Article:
Through Supply Tracking and Crypto Investment, Coronavirus Touches Blockchain Technology
By Peter Chawaga
There are hardly any technologies, industries or ways of life that have remained free of disruption from the surging prevalence of coronavirus. The virus, which causes the respiratory illness COVID-19 and has infected some 350,000 people worldwide already, has prompted quarantine orders, an influx of hospital visits and major disruptions to the world’s economies.
Even inherently decentralized ecosystems, like those of blockchain technology and cryptocurrencies, are being significantly altered — perhaps even permanently reshaped — by the epidemic.
Blockchain Technology and Much-Needed Medical Supplies
While coronavirus and the worldwide surge in health complications has put an incredible strain on healthcare workers and the supply chains they rely on, this moment has also put an undeniable spotlight on the potential of blockchain technology. Blockchains, decentralized databases that can track transactions in immutable and transparent ways, have been heralded as solutions to the private and centralized databases that undergird some of our society’s more intractable industries — particularly, the healthcare industry.
So, it shouldn’t be a surprise that some are pointing to this moment as a chance for blockchain-based solutions to provide relief to those in need of a streamlined route to medical supplies.
“Traditional tools of Excel Sheets and Google Forms are currently being used to govern supplies, with legal contracts being uncertain, inability of individuals to fly to verify factories’ capacity and breakdown of trust of the trade finance and letters of credit traditional payment mechanism,” Forbes reported of the current issues facing the medical supply chain. “Lack of trust is the biggest bottleneck preventing this market ramping up quicker, and speed is of the essence in the next few weeks.”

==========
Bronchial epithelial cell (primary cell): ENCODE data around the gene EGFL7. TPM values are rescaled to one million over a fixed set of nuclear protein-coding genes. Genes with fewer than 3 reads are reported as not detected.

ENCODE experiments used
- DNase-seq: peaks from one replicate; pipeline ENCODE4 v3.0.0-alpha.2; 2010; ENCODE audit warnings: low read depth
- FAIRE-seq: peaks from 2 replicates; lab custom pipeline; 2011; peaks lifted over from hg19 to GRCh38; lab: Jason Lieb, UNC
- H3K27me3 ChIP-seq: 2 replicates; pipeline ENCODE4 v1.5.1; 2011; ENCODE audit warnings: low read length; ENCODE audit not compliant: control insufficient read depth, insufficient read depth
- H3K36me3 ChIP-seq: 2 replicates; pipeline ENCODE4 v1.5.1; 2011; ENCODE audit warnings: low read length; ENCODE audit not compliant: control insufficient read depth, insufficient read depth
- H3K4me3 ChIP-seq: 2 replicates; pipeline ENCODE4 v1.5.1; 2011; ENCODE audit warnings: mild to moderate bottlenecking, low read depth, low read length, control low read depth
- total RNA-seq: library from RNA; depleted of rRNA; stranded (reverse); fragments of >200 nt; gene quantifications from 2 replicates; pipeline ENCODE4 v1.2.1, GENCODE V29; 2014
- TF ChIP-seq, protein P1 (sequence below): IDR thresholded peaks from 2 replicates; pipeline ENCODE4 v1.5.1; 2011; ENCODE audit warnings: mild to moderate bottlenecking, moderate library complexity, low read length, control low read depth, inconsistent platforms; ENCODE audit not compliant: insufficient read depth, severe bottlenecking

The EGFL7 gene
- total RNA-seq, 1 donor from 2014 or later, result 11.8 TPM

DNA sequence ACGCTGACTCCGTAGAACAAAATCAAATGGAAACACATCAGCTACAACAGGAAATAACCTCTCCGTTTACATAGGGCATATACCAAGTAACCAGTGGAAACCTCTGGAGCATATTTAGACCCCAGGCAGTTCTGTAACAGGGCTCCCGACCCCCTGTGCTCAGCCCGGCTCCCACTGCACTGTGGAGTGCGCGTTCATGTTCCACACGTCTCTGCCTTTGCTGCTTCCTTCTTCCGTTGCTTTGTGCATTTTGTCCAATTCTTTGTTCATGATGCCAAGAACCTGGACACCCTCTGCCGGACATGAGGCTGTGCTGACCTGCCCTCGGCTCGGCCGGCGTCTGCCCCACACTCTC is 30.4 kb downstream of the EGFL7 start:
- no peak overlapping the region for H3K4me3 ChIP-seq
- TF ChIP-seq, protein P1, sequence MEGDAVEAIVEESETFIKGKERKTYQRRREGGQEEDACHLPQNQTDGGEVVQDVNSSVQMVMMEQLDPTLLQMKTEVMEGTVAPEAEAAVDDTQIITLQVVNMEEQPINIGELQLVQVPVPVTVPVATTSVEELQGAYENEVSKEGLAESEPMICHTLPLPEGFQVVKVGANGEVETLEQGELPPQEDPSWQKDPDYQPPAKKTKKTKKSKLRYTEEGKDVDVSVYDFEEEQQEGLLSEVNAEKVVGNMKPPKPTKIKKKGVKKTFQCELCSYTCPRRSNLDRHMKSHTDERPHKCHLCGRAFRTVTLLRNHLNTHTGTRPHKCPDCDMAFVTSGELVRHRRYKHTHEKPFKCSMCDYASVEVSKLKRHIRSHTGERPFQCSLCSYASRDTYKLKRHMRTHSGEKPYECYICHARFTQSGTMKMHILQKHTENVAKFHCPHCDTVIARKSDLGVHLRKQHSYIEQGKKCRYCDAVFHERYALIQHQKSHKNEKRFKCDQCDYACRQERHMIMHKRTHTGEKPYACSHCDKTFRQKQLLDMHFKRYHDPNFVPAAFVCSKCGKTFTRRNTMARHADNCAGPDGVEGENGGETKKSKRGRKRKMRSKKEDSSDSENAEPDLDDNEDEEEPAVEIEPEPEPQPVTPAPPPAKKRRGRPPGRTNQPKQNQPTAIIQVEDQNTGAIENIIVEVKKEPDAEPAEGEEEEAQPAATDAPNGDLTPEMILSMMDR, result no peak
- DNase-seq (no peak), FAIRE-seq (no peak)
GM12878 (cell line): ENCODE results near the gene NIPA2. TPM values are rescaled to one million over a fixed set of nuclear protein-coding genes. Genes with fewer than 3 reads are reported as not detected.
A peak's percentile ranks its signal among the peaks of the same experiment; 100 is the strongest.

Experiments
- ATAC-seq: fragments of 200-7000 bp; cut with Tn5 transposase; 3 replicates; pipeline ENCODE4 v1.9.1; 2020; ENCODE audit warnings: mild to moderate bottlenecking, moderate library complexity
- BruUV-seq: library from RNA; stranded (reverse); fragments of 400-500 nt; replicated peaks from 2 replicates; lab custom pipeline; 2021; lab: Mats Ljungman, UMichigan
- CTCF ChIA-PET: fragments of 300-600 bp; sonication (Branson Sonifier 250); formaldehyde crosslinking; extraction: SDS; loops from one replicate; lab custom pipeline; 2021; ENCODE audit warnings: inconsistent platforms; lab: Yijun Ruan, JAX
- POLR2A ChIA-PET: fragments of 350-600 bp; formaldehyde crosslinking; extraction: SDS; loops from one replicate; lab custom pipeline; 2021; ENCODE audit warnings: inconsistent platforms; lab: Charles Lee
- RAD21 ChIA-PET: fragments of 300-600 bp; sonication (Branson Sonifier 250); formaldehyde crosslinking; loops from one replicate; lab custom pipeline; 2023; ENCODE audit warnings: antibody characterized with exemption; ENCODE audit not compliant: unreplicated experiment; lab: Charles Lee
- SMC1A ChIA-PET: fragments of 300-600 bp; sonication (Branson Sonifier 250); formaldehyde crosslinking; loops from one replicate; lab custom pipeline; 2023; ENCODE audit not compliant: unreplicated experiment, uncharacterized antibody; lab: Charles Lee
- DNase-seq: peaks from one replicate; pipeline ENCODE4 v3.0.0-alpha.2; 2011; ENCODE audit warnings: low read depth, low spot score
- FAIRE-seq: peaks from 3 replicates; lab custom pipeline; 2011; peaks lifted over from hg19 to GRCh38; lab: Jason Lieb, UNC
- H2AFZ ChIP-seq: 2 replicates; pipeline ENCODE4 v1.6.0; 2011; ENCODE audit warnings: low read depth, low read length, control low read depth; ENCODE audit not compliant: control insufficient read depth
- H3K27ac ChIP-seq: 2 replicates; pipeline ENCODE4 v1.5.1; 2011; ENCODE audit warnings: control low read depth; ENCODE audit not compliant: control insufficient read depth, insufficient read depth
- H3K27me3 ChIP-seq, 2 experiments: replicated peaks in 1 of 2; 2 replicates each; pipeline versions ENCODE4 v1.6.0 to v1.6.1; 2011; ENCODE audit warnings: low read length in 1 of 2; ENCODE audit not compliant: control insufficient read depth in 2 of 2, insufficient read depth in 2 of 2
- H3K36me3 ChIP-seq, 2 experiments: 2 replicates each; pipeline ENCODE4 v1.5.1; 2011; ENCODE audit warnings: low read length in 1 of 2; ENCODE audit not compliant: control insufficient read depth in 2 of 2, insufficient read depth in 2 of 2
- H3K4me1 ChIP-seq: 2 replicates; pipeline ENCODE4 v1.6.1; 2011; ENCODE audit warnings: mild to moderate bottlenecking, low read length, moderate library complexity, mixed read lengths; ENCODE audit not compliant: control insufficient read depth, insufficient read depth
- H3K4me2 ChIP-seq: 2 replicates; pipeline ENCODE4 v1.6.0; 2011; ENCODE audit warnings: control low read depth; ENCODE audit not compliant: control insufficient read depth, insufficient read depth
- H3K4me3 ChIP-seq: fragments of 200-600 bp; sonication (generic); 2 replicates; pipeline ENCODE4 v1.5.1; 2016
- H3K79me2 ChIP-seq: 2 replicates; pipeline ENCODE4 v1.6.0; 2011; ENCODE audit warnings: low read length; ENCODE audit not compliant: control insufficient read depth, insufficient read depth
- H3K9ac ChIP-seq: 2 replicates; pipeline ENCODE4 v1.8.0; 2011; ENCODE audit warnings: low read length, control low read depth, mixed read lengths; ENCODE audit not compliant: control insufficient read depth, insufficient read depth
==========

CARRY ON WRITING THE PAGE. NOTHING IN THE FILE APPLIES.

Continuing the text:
As its proponents know, blockchain technology is designed to inherently offer trust between transaction parties. As such, it may offer a solution to the current crisis.
As Forbes highlighted, blockchains may be leveraged to continuously update factories with medical product specifications, ensure payments to supply producers and track the transportation of these supplies, among other things.
“As the U.S. Congress explores a $2 trillion economic stimulus package, a blockchain solution could also help ensure companies adhere to conditions set in such a package,” per Forbes.
Cryptocurrencies and Traditional Assets in a Time of Crisis
Blockchain technology also undergirds an asset class that, like all others, has been and will continue to be significantly affected by the coronavirus epidemic: cryptocurrencies. Most recently, it appears that investors are turning to bitcoin as a way to opt out of the traditional financial systems that are now being manipulated by central authorities.
“Bitcoin’s … price shot up along with gold and stock futures after the U.S. Federal Reserve announced a quantitative easing package with no upper limit to support the economy amid the coronavirus crisis,” CoinDesk reported. “Immediately after the … announcement, bitcoin jumped from $5,860 to $6,628 in an hour.”
It can be inferred that investors see bitcoin as a safety net that is free from centralized reactions to coronavirus.
“Essentially, the Fed now stands ready to expand its bond purchases as required. The central bank’s balance sheet hit a record $4.7 trillion last week,” according to CoinDesk. “Bitcoin’s move higher along with gold is likely to revise the safe-haven narrative but it will be interesting to see if the positive correlation persists.”
As economies around the world continue to reel in the face of coronavirus uncertainty, quarantine orders and loss of productivity, migration into cryptocurrencies will be an indicator to watch. Through both its potential use in traditional supply chains and as the backbone of cryptocurrencies, blockchain technology is proving to be worthy of attention in these uncertain times.
The views and opinions expressed herein are the views and opinions of the author and do not necessarily reflect those of Nasdaq, Inc.